From time to time in this column, I’d like to explore a class of monsters in the 5th Edition of Dungeons and Dragons. This month, I’m going to talk about those things that are not of this world – Aberrations.
This site is all about elder squamous things from your nightmares, but did you know that aberrations have not always been a part of the vocabulary of D&D? In the earlier editions, creatures like mind flayers, beholders, and aboleths were described as having a variety of origins and features. Campaign settings like Spelljammer, however, united a number of these creatures and placed their origin on other planets in space, away from campaign worlds like Oerth, Toril, or Krynn. Of course, different campaign settings treated these weird creatures in different ways. There were hints that these creatures were connected in some way, but it was difficult to put a finger on it.
When the 3rd edition came along, so too did the idea of creatures belonging to broad classes or types. These continue today, with classes like Faerie, Dragons, Elementals, Fiends, etc. being well known. A number of creatures in these older and in the current edition of D&D were grouped together in a class called, “Aberrations”.
So what is an aberration? Well, much like Supreme Court Justice Potter Stewart’s famous quote about pornography, you know an aberration when you see it. Aberrations have no singular characteristic. Some are orbs (beholders), a few have tentacles (mind flayers, grell), and a few even look like toads on steroids (slaad). Don’t even get me started on the flumph. The point is, they’re weird. I mean, sure, a mummy or a demon is definitely weird, but aberrations go well beyond the norm. They look weird, they act weird, and when it comes right down to it, they don’t fit in.
It’s this last point that I want to emphasize. Aberrations DON’T FIT IN. And you know what that makes them?
Thanks, Giorgio! That’s right, Aliens. As in, creatures not of this (or your) world. The aberrations described in the Monster Manual are classified that way because they come from somewhere else. Not just another plane – demons and elementals have that covered – but from another world. The rules like to talk about a place called the Far Realm, but I think that’s too easy. Every planet has its own self-contained ecosystem. When something invades that – you’ve got an aberrant on your hands.
So what’s the best way to treat aberrations in your campaign? Well, to honest, there’s probably not a wrong way, unless you’re treating them as ordinary, run-of-the-mill creatures. I mean, I guess that’s a way to go, but it does take a bit of the wind out of why they’re so fun to design around. They’re weird. They’re mutants. You’ve got to strange it up, some.
For me? Well, I went with the alien planet hypothesis. Like everything else that tumbles down the steps of the Ziggurat, your mileage will vary on this one, but hear me out. In my campaign, most (but not all) aberrants originate from a planet in the solar system the campaign world is set in. From time to time, spores from this planet of aberrants seed the campaign world & create carrion crawlers that can then mutate into various types of aberrant creatures. The DNA of the creatures lies dormant until it released by the correct host.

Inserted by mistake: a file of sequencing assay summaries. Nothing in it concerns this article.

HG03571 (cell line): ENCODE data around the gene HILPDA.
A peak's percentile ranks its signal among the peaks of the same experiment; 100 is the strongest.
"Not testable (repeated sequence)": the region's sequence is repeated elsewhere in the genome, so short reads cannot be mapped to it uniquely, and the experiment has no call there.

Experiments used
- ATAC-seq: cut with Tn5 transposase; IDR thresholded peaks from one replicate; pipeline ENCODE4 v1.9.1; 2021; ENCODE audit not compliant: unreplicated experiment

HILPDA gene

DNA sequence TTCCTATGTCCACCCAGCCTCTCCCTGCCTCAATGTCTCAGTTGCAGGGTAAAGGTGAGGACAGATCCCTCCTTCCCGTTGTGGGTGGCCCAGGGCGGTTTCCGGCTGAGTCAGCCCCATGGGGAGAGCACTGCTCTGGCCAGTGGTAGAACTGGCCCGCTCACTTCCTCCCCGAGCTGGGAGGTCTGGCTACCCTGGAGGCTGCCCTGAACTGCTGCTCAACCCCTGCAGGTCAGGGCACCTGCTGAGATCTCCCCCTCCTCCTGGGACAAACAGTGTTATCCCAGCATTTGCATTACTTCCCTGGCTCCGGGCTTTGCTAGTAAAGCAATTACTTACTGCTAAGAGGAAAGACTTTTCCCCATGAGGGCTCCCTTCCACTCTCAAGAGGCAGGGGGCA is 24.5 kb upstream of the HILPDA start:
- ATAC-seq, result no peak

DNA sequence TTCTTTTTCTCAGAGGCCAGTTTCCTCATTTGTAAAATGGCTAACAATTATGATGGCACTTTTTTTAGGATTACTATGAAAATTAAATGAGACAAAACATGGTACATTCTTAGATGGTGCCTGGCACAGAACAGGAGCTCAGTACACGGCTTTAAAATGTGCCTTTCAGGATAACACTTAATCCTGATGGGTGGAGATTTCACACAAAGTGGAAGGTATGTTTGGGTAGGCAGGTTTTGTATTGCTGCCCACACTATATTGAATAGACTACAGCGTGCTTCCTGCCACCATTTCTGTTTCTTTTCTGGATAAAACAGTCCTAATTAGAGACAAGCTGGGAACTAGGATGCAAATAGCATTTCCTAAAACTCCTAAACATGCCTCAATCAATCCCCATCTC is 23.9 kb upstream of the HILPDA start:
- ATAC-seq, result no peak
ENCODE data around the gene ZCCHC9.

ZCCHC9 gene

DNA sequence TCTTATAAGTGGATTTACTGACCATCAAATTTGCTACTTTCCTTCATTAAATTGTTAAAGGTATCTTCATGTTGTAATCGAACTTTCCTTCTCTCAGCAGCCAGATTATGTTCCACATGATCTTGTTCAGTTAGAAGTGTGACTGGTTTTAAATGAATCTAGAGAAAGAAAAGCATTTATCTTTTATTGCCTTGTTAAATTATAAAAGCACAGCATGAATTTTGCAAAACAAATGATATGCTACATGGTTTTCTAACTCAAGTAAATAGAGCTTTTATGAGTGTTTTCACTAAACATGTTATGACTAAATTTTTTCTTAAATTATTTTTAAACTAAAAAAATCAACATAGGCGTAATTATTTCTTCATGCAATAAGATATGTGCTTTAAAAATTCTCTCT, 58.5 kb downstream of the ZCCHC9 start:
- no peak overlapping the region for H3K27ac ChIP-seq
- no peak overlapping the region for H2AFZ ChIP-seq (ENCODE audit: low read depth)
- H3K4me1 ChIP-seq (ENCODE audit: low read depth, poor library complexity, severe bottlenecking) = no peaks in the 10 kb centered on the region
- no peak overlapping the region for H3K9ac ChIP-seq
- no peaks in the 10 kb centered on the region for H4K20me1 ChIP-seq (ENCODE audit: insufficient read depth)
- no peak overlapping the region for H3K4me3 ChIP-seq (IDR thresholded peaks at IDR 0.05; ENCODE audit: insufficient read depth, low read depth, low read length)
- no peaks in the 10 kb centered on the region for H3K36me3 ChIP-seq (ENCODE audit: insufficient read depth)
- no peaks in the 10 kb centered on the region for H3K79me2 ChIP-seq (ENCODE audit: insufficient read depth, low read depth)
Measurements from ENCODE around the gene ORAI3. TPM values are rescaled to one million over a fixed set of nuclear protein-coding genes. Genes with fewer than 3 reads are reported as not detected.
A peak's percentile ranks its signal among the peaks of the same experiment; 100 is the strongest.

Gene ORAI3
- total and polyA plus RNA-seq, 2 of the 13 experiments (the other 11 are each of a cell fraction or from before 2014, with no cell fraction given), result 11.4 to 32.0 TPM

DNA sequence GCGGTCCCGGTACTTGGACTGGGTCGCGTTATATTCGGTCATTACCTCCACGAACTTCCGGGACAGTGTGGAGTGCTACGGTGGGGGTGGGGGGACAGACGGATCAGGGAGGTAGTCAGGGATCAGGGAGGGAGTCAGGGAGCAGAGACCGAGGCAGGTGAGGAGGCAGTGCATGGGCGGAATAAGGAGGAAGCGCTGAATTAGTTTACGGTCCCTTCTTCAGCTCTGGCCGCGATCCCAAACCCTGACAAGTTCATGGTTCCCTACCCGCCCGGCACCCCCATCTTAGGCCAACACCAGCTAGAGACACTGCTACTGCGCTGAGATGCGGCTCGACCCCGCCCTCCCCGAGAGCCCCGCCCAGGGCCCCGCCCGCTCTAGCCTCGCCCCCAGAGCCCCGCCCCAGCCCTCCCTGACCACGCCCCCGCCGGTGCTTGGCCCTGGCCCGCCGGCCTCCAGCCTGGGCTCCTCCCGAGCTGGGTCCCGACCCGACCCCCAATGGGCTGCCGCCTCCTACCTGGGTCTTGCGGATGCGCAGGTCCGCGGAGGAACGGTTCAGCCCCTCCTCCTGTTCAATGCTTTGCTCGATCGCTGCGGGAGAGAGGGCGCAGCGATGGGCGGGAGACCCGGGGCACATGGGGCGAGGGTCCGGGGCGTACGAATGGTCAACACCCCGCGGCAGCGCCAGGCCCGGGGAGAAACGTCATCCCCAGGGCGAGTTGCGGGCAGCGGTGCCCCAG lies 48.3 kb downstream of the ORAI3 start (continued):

The aberrant planet contains most of the major types of aberrants that are found in the 5th Edition rules. There are a couple of notable exceptions:
- Slaad are another alien race from a different star system. A highly caste oriented and militaristic group, they have a few spies on the campaign world, and they are trying to determine if it’s right for them to take over. They see the aberrant planet as a threat as well.
- The Flumph (GIGANTIC EYE ROLL), yeah. I’m not a fan. Still, they have a place in my campaign setting. Like the Slaad, the Flumph come from another star system. They actually have some sophisticated technology, and don’t rely on magic, and they are on the campaign world studying its effect. They occasionally meet with powerful NPCs in order to gain understanding and/or influence. Hey, look at that! I actually made the Flumph cool again!
If you were paying attention, you might have noticed that I broke a little 5e canon there. You see, in the 5th Edition of the game, they devolved carrion crawlers from aberrants (like they were in the 3rd Edition), to monstrosities (I’ll cover this big catch-all in another article). Like any good dungeon master should, I said, “Pfft, no way. Carrion crawlers are aberrations again”. RAMDU’s will be done, etc.
And that’s the great thing about aberrations. You have something weird you’re creating for your campaign and need to figure out what group it belongs to? Throw it in with the aberrations. Just make it really weird, though, okay?
One final note, a curious side effect of treating aberrants like aliens, is that on an alien world, the visitor becomes the aberrant one. When your scimitar-wielding black cat owning PC hops on to a Spelljammer vessel, and hitches a ride across space to visit another planet, SHE becomes the aberration. That’s right – Drizzt DeAboleth (or what-have-you) – horrid aberrant spawn of another world. The grells will surely flee in terror. Good luck when you walk into the tavern!
Until next time – the Ziggurat is closed.
Image Credit: Shannon Tompkins